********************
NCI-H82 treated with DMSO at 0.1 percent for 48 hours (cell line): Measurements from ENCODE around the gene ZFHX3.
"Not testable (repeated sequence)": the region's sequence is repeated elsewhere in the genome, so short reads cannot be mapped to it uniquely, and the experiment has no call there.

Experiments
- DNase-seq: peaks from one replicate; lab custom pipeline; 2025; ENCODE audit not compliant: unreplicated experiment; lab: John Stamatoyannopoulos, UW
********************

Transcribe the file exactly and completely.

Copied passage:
NCI-H82 treated with DMSO at 0.1 percent for 48 hours (cell line): Measurements from ENCODE around the gene ZFHX3.
"Not testable (repeated sequence)": the region's sequence is repeated elsewhere in the genome, so short reads cannot be mapped to it uniquely, and the experiment has no call there.

Experiments
- DNase-seq: peaks from one replicate; lab custom pipeline; 2025; ENCODE audit not compliant: unreplicated experiment; lab: John Stamatoyannopoulos, UW